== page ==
Inside the box is the bag of puzzle pieces and a small poster of the image. The pieces were fully separated with no damage and little puzzle dust.
The poster is not much larger than the box image, however, it does show the entire image, part of which is obscured on the box cover by the logo, so that’s helpful. It’s also nice to have a second reference if more than one person is working on the puzzle.
The back of the poster is blank.
Overall I’ve given the box an 8.5 score.
The Image: 10/10
I really liked this image the first time I saw it. I like nature puzzles when painted or hand-drawn (not so much the photographic ones). This image has an almost cartoon simplicity in the art style, yet the image is packed with color and detail. I like that there are many different types of flowers and butterflies in the image and very few are exactly the same, meaning that when assembling it won’t be super difficult. And, indeed, while working it, you can usually compare any piece to the box image and figure out where it goes. There are lots of small details, such as the color of the stamen on a yellow flower, or the iridescent dots on a butterfly, which made each object in the puzzle unique. This image is perfectly designed to be a jigsaw puzzle.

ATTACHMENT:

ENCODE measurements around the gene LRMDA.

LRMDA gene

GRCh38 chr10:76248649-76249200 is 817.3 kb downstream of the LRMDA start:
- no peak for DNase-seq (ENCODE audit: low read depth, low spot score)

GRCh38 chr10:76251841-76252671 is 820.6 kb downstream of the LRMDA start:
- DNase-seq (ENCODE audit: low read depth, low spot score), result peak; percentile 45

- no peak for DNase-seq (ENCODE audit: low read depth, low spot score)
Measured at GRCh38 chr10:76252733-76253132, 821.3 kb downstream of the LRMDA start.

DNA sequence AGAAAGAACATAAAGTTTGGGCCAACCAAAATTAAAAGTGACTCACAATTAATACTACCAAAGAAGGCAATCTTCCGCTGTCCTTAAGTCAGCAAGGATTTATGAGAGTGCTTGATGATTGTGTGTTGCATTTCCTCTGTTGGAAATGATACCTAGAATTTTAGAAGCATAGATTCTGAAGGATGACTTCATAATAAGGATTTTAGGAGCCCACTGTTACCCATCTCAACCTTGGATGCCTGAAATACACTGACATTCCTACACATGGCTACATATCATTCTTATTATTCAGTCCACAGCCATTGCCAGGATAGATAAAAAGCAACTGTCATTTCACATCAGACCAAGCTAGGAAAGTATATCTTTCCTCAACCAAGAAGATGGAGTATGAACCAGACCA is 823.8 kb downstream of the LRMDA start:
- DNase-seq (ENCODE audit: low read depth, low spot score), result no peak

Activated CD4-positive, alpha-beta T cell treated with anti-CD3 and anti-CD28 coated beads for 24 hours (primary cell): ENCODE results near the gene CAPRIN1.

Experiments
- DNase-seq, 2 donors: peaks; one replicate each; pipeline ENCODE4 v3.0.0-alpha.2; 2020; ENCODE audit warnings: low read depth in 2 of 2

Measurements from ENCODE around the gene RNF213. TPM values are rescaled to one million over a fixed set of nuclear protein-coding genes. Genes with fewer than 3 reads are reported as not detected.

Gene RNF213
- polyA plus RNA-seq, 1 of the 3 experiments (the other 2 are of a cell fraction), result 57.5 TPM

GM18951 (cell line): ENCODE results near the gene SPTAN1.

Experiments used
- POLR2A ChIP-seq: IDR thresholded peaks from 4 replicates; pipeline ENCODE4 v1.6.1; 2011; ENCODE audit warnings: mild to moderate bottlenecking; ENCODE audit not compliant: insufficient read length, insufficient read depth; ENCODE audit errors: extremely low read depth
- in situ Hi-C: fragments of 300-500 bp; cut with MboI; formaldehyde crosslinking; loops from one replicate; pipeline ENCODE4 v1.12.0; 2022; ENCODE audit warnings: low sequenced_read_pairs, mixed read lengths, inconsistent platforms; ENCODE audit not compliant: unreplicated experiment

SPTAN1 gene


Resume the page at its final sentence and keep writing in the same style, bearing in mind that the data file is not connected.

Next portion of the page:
Above: The completed puzzle. Click for closer view.
This 1000 piece puzzle has a random cut with a wide variety of piece shapes. I like both grid and random cut puzzle, though random cut gets the edge for variety’s sake. Most of the pieces were average in size (similar to Ravensburger) but some were on the small side. You can see the different sizes in the close-up below.
The cut is highly visible on the finished puzzle and doesn’t blend in as much, which may be an issue if you are interested in keeping and framing the puzzle but otherwise doesn’t bother me.